UltraFICO and Experian Boost offer new credit score options for potential borrowers. But there’s a trade-off. Here’s what you need to know.
Experian and Fair Isaac will soon launch new credit score options that may provide a boost to those with lower scores. Experian, one of the big three credit reporting agencies, has announced what it calls Experian Boost. Fair Isaac Corp, creators of the FICO score, will offer UltraFICO.
Unlike typical credit scores, Experian Boost and UltraFICO will consider financial factors other than past loan payments. Experian Boost will consider timely payments for non-debt items like utilities, cell phone accounts, and internet bills. UltraFICO will look at bill payments plus banking behavior–like maintaining a positive checking account balance and regularly saving money.
Who can benefit?
According to Consumer Reports,
Experian’s research shows that nearly 70 percent of consumers who add this payment information will see an improvement, says Greg Wright, chief product officer at Experian Consumer Information Services.
But not everyone will benefit from the new scores. Those most likely to benefit are those that have “thin” credit files–younger people that are new to credit or those that have avoided credit cards and loans out of choice.
According to USA Today, Fair Isaac estimates that “40% of credit newbies saw an increase of 20 points or more.” However, only 1 in 10 of those with prior negative credit issues saw an increase of 20 points or more.
The Downsides of UltraFICO and Experian Boost
Both UltraFICO and Experian Boost are entirely opt-in and free to consumers. So, what’s the downside?
Both services rely on bank account data to expand the credit score calculation. That means that consumers will need to provide the credit scoring companies with access to their accounts. That raises concerns particularly in the age when no one seems immune from hackers.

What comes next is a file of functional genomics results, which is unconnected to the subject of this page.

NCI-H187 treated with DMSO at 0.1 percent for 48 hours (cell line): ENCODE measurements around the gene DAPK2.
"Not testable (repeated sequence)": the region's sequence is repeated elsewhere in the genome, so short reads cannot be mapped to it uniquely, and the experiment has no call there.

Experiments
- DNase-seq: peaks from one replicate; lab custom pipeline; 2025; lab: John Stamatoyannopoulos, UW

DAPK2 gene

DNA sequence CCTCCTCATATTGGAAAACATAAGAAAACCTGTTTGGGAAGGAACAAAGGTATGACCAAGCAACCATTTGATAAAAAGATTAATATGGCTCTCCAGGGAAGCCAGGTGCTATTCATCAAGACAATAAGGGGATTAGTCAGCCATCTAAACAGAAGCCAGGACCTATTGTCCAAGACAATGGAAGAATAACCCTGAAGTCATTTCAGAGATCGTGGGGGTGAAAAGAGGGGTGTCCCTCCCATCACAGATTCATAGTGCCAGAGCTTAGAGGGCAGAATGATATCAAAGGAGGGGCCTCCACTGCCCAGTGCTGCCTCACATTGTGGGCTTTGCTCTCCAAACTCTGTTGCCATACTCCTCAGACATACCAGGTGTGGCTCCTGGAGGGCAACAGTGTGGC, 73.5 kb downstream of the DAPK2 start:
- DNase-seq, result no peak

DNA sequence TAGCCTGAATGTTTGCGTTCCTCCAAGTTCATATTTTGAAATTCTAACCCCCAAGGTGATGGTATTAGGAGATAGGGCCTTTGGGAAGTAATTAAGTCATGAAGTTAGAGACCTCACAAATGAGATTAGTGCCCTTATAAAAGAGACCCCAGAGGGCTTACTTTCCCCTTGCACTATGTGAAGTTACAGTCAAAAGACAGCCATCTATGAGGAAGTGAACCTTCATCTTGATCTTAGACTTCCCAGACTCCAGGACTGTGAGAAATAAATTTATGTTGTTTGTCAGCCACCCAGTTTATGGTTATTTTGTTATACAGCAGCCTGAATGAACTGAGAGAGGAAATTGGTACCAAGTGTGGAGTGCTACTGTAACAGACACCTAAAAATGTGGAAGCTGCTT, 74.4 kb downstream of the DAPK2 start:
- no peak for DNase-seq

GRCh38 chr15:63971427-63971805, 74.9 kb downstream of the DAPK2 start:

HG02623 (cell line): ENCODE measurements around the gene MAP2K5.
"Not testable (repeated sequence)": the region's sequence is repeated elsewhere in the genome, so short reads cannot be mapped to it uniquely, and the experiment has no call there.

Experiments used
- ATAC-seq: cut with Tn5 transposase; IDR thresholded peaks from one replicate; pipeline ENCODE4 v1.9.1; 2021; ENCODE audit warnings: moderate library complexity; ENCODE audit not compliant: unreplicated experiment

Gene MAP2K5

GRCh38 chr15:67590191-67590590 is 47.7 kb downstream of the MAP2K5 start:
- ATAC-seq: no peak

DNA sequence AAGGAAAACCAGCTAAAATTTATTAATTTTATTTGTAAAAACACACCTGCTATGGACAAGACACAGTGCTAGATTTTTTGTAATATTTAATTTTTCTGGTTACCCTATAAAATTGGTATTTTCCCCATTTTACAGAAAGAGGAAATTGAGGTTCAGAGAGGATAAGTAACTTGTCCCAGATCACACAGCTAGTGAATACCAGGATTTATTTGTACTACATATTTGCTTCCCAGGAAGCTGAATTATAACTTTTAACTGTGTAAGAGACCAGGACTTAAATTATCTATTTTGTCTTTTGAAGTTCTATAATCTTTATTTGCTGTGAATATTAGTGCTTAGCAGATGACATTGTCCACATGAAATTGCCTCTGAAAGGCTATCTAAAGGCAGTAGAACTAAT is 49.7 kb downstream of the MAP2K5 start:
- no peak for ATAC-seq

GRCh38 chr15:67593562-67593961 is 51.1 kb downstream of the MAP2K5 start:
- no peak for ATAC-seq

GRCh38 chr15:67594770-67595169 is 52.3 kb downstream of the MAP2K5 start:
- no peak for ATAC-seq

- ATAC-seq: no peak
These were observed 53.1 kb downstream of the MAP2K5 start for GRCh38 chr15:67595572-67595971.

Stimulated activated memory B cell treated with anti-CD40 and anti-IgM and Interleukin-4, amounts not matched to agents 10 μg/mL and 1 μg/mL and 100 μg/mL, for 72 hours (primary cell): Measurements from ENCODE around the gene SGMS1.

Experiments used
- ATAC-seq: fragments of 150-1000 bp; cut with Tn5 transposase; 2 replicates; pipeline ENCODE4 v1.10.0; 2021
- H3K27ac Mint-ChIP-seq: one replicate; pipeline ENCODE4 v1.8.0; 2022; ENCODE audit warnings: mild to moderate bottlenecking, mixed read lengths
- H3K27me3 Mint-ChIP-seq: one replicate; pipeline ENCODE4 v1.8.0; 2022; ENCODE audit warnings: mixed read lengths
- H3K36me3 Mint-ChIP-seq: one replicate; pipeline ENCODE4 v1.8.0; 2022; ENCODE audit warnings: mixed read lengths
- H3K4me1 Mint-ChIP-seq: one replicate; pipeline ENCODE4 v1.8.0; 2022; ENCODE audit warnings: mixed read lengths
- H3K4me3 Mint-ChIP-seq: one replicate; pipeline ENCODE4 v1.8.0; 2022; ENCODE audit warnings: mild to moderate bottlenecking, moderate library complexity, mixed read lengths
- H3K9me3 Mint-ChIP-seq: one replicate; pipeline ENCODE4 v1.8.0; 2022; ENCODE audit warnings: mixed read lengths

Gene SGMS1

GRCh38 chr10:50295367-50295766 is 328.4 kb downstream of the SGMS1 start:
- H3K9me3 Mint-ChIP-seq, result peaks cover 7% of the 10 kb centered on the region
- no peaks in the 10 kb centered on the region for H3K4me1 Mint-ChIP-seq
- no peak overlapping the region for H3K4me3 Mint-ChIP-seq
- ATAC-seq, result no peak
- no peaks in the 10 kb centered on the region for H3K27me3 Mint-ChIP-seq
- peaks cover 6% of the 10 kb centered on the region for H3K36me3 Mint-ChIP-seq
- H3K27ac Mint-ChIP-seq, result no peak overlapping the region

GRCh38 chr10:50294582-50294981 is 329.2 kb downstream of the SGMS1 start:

Even those that see a higher score may not see tangible benefits. That’s because Lenders may elect not to use the new scores. And the other two major credit reporting companies–TransUnion and Equifax–aren’t participants in either service.
Before You Sign Up
While the new Experian and FICO scoring services may benefit some, they won’t replace the key factors that determine your score–timely payments and keeping credit card use low.
So, before you sign up,
- Get your free credit score and report. You can get it for all three major credit reporting agencies at freecreditreport.com.
- Resolve existing issues. You’re more likely to drive up that score through resolving ongoing delinquencies.
- Consider a secured credit card. Secured credits cards let credit-challenged borrowers get a credit card and establish a history of timely payments. That’s a tried-and-true method for increasing your score.
- Consider the factors that UltraFICO and Experian Boost use. UltraFICO looks for a savings account with at least $400 in savings for the prior three months plus a positive checking account balance. Experian Boost looks more at evidence of regular, timely payments of monthly bills like utilities or your cable bill.
- Have a goal. Your credit score matters only for what it can do for you. If you have minimal credit and you’re on the border of qualifying for loan approval, the new scores may put you over the top.